Medical, nursing schools need to work together

Medical and nursing schools should collaborate and evolve their curricula to promote team-based care, according to stakeholders at a summit sponsored by the New England Healthcare Institute and the Robert Wood Johnson Foundation.

“We need a revolution in the way we train our future providers,” said Erin Mann, health policy associate at the New England Healthcare Institute (NEHI). Nursing and medical schools must work together to embed long-term changes within education, she said. The summit addressed how to remove the barriers and ensure that transformation occurs.

Mann pointed out that medical and nursing schools are on different calendars. By aligning their schedules, schools can offer shared classes and faculty members can team teach and serve as role models for change, she said.

HIMSS20 Digital

Learn on-demand, earn credit, find products and solutions. Get Started >>

The summit also highlighted various programs around the country that can serve as models for other medical and nursing schools, including St. Louis University, the University of Pittsburgh and the University of Colorado at Denver.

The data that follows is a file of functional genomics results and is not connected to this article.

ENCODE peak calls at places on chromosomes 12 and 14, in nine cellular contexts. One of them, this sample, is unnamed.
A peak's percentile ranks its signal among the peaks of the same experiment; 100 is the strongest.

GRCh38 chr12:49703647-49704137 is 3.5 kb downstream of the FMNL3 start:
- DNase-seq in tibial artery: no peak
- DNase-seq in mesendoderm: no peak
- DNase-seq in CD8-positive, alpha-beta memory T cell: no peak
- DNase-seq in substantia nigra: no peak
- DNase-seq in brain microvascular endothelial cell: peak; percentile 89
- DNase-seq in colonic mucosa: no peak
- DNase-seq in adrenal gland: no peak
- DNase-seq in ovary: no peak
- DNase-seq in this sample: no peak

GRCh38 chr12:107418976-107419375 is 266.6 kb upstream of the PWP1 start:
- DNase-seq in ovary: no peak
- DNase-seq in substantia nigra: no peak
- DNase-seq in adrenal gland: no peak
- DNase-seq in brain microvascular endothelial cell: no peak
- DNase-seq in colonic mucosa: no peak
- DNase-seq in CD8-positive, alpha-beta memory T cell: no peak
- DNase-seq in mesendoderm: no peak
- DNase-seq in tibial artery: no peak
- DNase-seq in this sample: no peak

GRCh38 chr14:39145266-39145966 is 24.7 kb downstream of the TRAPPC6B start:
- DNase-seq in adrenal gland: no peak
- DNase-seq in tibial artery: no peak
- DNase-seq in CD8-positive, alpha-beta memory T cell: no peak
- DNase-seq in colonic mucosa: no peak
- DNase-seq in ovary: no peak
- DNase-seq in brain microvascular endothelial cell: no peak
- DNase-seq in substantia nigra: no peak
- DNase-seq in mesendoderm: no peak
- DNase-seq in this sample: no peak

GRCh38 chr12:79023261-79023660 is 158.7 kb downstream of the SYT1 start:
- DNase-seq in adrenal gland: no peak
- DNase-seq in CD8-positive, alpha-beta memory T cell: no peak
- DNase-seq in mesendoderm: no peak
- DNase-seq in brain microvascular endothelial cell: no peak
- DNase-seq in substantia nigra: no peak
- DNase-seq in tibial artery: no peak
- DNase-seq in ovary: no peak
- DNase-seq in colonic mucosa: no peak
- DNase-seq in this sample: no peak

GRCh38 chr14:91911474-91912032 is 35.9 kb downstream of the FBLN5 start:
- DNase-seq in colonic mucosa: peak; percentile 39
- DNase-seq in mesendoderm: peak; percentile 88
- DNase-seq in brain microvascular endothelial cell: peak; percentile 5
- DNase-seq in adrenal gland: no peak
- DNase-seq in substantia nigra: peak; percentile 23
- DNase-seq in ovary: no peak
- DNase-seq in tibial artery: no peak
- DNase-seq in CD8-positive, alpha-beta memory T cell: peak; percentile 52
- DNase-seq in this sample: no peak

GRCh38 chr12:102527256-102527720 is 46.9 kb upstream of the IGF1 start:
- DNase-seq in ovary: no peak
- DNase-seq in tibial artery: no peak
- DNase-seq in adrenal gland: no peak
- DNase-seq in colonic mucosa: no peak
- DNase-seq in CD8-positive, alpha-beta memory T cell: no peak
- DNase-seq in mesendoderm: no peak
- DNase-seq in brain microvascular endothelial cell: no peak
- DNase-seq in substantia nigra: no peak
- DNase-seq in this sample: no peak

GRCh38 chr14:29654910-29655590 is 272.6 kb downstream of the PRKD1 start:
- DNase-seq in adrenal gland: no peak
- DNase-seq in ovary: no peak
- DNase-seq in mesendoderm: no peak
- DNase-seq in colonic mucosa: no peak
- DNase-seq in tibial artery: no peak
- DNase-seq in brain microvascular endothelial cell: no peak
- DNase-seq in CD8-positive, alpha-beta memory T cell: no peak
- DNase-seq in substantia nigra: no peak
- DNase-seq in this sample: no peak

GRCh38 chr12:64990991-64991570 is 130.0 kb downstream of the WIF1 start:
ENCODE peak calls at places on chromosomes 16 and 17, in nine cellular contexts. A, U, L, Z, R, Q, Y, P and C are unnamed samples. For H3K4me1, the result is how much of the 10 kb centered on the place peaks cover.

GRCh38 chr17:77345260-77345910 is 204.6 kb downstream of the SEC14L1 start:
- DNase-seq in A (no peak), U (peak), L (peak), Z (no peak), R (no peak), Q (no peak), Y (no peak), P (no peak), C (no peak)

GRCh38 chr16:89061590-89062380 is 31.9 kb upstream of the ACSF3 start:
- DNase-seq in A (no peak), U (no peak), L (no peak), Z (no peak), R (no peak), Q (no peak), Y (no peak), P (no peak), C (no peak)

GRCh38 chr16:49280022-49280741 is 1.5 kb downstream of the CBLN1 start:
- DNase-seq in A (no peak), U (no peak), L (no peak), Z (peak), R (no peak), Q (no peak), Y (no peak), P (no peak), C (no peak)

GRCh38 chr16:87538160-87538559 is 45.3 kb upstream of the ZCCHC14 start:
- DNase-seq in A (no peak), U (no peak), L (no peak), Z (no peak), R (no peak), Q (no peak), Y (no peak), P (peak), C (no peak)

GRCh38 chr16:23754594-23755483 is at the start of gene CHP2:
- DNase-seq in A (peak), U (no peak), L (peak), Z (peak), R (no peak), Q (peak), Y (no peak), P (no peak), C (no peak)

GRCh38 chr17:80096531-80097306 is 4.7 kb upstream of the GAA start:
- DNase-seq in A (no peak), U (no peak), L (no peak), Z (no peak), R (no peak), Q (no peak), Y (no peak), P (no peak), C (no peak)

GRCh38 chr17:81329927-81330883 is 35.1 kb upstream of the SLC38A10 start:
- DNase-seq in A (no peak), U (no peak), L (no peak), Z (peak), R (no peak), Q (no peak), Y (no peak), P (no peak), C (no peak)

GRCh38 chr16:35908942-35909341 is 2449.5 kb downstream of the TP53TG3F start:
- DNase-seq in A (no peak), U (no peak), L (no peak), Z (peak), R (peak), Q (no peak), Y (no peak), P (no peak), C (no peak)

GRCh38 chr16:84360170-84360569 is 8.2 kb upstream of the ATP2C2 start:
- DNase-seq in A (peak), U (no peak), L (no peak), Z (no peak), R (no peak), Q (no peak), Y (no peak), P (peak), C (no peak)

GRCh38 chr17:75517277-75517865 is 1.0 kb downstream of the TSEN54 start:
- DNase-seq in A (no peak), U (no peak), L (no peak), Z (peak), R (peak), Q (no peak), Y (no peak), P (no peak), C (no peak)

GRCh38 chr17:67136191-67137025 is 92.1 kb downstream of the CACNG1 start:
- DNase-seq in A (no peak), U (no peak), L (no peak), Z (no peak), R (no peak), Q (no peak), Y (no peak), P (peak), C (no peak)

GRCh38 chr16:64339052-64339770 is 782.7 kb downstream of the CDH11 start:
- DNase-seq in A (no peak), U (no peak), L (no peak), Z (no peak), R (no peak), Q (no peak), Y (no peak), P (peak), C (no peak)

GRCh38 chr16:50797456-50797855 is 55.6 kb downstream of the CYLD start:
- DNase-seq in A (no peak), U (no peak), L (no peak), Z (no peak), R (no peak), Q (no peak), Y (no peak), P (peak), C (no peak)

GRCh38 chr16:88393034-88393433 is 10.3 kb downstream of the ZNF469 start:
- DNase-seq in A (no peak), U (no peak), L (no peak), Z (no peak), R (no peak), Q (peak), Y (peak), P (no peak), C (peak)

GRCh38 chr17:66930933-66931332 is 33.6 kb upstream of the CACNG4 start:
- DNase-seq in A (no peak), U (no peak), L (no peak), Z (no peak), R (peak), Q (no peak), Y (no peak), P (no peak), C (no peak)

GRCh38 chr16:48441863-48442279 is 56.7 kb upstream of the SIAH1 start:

St. Louis University established a Center for Interprofessional Education and Research that oversees activities for collaborative practice among healthcare providers.

“You need to have administrative leadership within a school to show your commitment,” said Brian Schuetz, program director at NEHI.

The University of Colorado has been known for its innovative inter-professional programs, he said. The University of Pittsburgh sponsors a competition on collaboration, which harnesses student energy and passion and reinforces inter-professional work and education, Schuetz added.

While the concept of team-based healthcare is not new, the crisis in primary care physicians, nursing shortages and the focus on primary care medical homes have increased conversation among schools of nursing, medical and pharmacy, said Mann.

Changes to these programs and take a long time, but they are necessary, she said. Rather than anticipate the impact of these changes, Mann asks, “What happens when we don’t do these things, if we don’t have team-based care?”

The challenge going forward, given the limited funding across the board, is how to make these programs sustainable, Mann said.